One often hears that Frisian is the closest language in the world to English. Along with the rhyme “Good butter and good cheese is good English and good Fries,” which is said to be the same sentence in both languages. (That’s the language name Fries, the Dutch name for Frisian, not the potato delicacy. Pronounced like freeze.) Anyway, the only cheese I put on my fries is parmesan.
But then if you get all enthusiastic like whoa cool baby, I’ll learn a new language with minimum effort!, your first look at a Frisian phrasebook can be shattering.
Ik hâld fan dy.
I love you.
Lokwinske mei dyn jirdei.
Ik ferstean net.
I don’t understand.
And you’re like, close to English my ass!!!11ien!! :smack:
The truth is that Modern Frisian is not mutually intelligible with Modern English, except in certain carefully selected phrases, like the quote in the first paragraph. Modern Frisian is actually a collection of three languages: West, North, and Saterland Frisian. It’s specifically West Frisian that is closest to English. Note that “closest” means “closest relative on the family tree,” which does not necessarily mean “mutually intelligible.”
Old English and Old Frisian *were *fairly mutually intelligible, but over the passage of 1,500 years they’ve diverged plenty. Together they form the Ingvaeonic subgroup of West Germanic on the Germanic family tree. The close relationship will be perfectly obvious to linguists who know how to analyze the underlying forms, who have studied Old English and proto-Germanic and are acquainted with the systematic sound shifts and other regular patterns of changes in the history of West Germanic.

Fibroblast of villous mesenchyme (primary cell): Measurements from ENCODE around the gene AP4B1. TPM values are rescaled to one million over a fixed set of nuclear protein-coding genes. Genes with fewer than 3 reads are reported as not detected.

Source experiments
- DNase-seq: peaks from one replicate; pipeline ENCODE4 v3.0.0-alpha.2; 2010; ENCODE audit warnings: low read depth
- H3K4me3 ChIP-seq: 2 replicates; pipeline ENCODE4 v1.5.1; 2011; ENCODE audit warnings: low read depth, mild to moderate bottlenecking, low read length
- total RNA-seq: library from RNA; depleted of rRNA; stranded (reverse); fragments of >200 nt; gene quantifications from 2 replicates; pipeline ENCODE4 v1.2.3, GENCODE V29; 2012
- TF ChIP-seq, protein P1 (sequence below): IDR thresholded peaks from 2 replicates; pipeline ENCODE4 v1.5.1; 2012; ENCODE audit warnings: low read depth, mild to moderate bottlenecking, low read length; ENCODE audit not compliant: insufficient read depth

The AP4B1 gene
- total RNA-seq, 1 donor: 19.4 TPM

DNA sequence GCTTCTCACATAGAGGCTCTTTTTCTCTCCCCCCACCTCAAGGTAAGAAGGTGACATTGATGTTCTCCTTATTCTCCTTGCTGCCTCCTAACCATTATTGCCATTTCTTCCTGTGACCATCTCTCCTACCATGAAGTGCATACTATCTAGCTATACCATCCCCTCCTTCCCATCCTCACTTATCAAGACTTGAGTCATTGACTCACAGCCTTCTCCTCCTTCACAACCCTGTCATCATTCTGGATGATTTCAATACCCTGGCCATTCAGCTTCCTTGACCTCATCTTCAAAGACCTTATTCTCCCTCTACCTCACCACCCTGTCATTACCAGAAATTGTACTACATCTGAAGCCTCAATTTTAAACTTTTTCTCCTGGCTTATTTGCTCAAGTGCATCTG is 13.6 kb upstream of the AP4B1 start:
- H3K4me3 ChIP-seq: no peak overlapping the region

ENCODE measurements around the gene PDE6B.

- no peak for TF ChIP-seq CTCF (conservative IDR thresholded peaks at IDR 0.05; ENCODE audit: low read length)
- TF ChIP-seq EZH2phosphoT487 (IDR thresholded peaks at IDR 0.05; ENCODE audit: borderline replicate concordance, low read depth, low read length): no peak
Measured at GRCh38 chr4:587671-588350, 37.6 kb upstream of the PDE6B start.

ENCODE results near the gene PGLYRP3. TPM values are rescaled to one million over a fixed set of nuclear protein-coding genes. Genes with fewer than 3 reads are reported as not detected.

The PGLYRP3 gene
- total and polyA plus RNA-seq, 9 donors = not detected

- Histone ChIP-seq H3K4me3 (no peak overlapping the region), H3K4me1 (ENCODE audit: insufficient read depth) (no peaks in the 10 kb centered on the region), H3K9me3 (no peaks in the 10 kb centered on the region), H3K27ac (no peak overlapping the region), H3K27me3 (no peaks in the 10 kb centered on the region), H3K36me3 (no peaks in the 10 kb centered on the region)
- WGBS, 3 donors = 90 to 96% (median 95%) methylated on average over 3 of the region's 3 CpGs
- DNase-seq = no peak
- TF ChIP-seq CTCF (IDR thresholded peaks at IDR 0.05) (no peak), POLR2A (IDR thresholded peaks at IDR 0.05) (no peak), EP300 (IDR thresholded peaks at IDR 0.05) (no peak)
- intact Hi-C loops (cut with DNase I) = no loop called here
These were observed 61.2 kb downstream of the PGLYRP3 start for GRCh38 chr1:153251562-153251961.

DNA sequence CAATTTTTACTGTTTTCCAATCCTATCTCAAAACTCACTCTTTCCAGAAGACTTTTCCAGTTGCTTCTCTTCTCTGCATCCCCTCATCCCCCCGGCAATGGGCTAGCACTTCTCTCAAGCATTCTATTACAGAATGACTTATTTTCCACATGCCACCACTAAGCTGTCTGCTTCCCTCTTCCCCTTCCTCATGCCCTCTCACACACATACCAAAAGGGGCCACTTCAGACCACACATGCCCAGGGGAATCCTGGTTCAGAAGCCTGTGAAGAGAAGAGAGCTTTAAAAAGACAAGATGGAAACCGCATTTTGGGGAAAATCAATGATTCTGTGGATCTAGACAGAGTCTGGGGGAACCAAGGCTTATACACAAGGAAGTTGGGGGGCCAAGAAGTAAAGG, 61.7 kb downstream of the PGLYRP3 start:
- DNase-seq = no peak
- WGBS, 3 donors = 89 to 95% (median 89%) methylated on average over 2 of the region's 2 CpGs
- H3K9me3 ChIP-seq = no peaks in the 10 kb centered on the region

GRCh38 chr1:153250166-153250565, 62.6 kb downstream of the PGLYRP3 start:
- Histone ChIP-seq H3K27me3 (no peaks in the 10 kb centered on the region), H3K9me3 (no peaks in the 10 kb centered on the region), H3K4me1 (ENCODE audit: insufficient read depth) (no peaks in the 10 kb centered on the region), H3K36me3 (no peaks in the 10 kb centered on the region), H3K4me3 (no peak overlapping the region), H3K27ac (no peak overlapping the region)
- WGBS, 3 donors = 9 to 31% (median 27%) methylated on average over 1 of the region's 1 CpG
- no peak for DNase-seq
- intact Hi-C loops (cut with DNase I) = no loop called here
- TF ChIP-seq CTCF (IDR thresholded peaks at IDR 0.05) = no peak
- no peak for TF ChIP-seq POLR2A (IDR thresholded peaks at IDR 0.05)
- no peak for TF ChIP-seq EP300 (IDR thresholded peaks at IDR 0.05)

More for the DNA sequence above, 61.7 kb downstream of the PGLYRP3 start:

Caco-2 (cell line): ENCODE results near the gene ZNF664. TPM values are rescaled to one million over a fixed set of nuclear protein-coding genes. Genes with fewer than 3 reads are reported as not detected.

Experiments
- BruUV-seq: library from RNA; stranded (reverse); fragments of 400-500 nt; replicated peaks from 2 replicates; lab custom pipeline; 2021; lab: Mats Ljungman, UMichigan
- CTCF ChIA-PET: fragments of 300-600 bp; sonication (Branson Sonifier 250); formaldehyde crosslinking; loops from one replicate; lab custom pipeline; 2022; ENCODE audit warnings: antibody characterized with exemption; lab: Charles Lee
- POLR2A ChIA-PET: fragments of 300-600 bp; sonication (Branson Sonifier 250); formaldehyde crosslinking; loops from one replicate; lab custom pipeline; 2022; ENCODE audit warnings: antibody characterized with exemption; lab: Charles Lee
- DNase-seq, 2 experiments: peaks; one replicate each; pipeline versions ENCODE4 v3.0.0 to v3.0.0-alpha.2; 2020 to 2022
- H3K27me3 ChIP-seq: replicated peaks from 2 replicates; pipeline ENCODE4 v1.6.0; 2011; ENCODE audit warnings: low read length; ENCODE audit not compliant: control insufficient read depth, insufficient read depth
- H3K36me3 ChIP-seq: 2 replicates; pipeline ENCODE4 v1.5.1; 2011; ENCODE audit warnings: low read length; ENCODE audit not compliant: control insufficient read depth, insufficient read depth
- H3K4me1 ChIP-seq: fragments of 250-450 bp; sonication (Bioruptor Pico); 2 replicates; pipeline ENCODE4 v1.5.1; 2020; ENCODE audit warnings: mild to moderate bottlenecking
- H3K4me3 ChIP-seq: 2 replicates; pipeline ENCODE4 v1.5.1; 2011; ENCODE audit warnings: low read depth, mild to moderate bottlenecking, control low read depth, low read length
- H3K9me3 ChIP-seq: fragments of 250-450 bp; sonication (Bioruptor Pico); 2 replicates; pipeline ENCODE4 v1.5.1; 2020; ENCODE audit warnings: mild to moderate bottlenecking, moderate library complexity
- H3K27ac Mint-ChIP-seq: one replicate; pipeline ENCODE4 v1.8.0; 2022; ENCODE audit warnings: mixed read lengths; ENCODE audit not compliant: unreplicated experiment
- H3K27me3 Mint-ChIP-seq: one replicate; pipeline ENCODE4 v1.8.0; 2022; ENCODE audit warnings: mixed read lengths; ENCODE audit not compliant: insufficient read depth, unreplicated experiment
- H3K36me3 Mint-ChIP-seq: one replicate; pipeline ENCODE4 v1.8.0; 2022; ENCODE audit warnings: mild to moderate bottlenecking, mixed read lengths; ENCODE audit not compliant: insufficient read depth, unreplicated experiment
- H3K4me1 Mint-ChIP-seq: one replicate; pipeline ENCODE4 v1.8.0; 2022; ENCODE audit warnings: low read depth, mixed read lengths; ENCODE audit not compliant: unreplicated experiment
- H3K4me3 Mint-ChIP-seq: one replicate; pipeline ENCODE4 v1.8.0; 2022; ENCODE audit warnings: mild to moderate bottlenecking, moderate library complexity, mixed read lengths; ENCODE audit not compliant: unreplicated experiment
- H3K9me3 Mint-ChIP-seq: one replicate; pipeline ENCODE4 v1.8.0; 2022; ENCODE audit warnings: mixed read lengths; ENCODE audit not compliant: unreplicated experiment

Every so often a mutual-intelligibility gem swims into visibility of the lay person up from the murky depths of the North Sea that has drowned the land bridge that joined England to Frisia during the last glacial maximum. To ask “what time is it?” in West Friesland, you have to say “How late is it?” If you say “How late is it?” in English, you’ll be understood in Frisian. But the phrase is patterned after Dutch Hoe laat is het?, which is quite foreign to English ears despite its intelligibility.
Just compare the numbers in Old English and Old Frisian, versus the modern languages. This will give an idea of the mutual intelligibility of the old ones.
ME OE OF MWF
one an en ien
two twa twe twa
three thri thre trije
four feower fiuwer fjouwer
five fif fif fiif
six sex sex seis
seven seofon sigun sân
eight eahta achta acht
nine nig'on* nigun njoggen
ten tien tian tsien
*The marked g’ in OE nig’on means it is pronounced y: “niyon.”